I was mildly insulted, but his words worked on me, and in the years ahead, I did pay attention to history, to what older women said when they talked about about their lives, and to the experiences of older generations. I learned about how women in Quebec had been valued for their ability to bear vast numbers of children, and that as soon as they were no longer obliged to do so, they threw off the yoke of the Church of Perpetual Childbearing and mobilised an entire society to sweeping changes – changes that were enacted while I was a child and which my generation accepted as our birthright by the time we entered university. Did we imagine that if things hadn’t always been that easy, they couldn’t have been all that different?

Last year during a symposium at the Ontario Veterinary College on women in veterinary medicine, I learned that in 1972, Title IX legislation in the United States led to a massive inpouring of women students in veterinary medicine and other professional programs. It was such a vast and sweeping change that from one year to the next somewhere in the mid-1970s, there were more graduating women veterinarians in a single year than there had been in all the years taken together since veterinary programs were first created in the late 19th century. I don’t know if Canada had to enact similar legislation, but the same sweeping changes occurred here and in other countries on the heels of that major piece of feminist-inspired legislation.

By the time I entered vet college in 1995, 75% of my classmates were girls, in a profession that had once seen women excluded on the basis that we were too delicate and sensitive to study anatomy and perform many of the tasks vets had to perform. I still have a hard time imagining which ones, because I’ve done most of them, a few times with men standing helpless at my side. I’ve seen men turn a whiter shade of pale at the sight of blood and smell of pus; sights and smells that to me signal nothing more than a problem to solve.

Animal medicine has sometimes been a disappointment to me, as I’ve seen how often we use the bodies of animals as means to our own ends, with perfect callousness – as a kind of mirror to the way women were treated for so long. On the other hand, I wake up most days excited about the knowledge and skills I was allowed to learn, and couldn’t imagine my life without them.

For me, that’s been the experience of living a normal life. Too many women in different times and places have been prevented from living anything I’d consider resembling a normal life, and 14 women engineering students in 1989 were prevented from living their lives at all. It’s not ideological to observe that it was due to a young man’s anger and frustration at feminism (plus the easy availability of an automatic weapon) that women were slaughtered on December 6, 1989. It’s not the fault of feminist “ideology” that other women have pointed out that violence against women is almost uniquely carried out by angry and frustrated men; it’s not ideological to draw incredibly obvious parallels between December 6 and violence against women in homes and around the world.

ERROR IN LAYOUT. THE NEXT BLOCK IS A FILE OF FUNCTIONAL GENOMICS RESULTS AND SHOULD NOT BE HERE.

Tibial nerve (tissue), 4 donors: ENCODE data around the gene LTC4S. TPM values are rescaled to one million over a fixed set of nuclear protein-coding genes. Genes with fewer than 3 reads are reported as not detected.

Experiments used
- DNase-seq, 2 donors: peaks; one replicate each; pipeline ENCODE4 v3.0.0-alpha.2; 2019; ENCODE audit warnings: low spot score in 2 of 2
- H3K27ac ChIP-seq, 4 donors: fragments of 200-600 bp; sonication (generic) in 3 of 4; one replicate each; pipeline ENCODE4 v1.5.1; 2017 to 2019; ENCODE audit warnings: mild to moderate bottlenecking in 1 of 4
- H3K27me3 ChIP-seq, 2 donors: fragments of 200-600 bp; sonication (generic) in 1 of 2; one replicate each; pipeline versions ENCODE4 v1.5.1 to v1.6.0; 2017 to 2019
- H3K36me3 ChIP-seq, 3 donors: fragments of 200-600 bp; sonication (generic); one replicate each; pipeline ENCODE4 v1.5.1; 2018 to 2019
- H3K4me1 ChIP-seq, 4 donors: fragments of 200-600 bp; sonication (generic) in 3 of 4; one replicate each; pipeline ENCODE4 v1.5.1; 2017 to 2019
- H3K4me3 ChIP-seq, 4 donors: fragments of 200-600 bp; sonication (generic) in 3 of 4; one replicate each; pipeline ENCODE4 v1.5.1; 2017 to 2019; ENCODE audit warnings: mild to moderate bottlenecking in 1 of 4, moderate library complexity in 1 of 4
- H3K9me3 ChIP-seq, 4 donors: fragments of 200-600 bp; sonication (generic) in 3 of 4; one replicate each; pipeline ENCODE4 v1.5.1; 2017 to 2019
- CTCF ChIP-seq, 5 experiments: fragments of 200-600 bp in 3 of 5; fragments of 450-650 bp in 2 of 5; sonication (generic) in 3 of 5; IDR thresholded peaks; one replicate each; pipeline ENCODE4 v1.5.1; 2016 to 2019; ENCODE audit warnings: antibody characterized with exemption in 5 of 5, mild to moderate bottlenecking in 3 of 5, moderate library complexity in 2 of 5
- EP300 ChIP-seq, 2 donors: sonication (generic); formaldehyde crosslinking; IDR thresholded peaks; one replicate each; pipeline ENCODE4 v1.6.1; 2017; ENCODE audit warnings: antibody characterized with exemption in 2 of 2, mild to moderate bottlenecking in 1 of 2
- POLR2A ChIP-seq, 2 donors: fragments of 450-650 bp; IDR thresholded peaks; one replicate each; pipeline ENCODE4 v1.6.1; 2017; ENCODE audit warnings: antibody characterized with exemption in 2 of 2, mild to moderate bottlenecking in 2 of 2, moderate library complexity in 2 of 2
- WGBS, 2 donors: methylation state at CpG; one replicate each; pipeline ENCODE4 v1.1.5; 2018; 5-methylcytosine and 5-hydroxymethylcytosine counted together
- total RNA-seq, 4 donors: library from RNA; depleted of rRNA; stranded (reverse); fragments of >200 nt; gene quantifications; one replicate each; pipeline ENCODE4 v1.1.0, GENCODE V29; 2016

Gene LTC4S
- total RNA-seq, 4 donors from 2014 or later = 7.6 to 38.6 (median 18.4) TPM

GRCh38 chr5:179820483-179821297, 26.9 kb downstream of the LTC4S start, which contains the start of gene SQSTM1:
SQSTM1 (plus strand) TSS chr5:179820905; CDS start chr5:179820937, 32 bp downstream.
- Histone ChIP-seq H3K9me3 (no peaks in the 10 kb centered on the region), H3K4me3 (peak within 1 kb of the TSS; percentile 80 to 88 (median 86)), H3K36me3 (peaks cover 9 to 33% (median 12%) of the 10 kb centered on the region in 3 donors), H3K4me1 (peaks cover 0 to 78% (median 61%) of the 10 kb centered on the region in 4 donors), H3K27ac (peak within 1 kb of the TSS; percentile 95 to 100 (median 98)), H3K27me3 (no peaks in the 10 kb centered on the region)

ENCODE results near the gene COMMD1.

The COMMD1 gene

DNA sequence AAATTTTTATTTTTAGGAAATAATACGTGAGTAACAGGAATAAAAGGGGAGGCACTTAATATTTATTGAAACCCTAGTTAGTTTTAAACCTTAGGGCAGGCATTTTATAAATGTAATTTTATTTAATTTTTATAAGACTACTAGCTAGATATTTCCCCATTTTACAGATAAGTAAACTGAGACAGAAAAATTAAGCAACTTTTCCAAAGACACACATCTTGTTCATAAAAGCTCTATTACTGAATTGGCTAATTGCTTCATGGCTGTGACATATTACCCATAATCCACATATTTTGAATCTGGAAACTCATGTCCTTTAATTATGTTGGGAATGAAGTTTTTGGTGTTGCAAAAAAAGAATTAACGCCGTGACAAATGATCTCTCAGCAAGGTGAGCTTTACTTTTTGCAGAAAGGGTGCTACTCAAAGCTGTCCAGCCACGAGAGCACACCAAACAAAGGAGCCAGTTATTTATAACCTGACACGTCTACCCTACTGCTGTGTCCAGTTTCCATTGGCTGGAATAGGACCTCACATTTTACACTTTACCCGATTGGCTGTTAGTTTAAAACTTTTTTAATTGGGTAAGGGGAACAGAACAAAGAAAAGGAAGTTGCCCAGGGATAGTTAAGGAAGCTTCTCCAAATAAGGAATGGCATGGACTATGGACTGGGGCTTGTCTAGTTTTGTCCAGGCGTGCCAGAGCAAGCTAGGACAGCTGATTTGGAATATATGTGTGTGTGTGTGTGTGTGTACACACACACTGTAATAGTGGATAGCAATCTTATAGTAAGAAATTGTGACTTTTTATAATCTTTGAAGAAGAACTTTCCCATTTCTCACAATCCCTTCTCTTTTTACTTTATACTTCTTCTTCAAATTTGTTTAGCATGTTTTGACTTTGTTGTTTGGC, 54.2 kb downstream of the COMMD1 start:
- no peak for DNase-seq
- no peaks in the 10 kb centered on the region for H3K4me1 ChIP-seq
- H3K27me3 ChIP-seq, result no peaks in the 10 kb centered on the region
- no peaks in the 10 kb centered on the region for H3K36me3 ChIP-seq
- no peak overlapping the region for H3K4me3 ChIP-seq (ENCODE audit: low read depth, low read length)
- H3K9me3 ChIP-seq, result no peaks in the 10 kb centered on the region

Sometimes it just takes several years of personal and collective experience, while paying attention to history, to accept these hard facts.

As for myself, I finally learned to credit feminism with allowing me to live a normal life. And yes, I am a feminist, for as long as it will take.

Analogies and abortions

June 12, 2009

Having sat through too many evangelical sermons in my younger life, I’ve developed a strong resistance to arguments that draw on analogy. Most of the sermons I endured as a teenager and young adult were heavy-laden with analogies; now I can’t help seeing them as a recourse for lazy-mindedness (not always deliberate) and tendentiousness (usually deliberate). They’re useful for when you want others to believe something for which you don’t have concrete evidence, or which may contain many different truths that are unendingly complex, and the analogy helps you to focus on a single one.

I strongly object to analogies when it comes to pregnancy and abortion. Having been pregnant a couple of times in my life and not reeling anymore from the experience, I’m amused or offended, depending on my mood, when pregnancy is compared to owning a house in which you are hosting the homeless and you’re obligated to keep them overnight because there is a blizzard outside. Pregnancy is not much like organ donation; and it is certainly nothing even potentially akin to being a slave-owner or a (female supremacist) Nazi. (Seriously: those two last ones are central arguments of the anti-abortion movement’s desire to enshrine fetal rights. Anti-abortion advocates imagine that pro-choice women see fetuses as “subhuman”; therefore, much like Nazis and slave owners, they allow them to be eliminated at will. That leap of (ana)logic leads directly into the abyss of manipulativeness and dishonesty.) I’ve always seen the abortion-is-murder analogy as a shocking distortion of the reality of an unwanted pregnancy and the maternal-fetal relationship.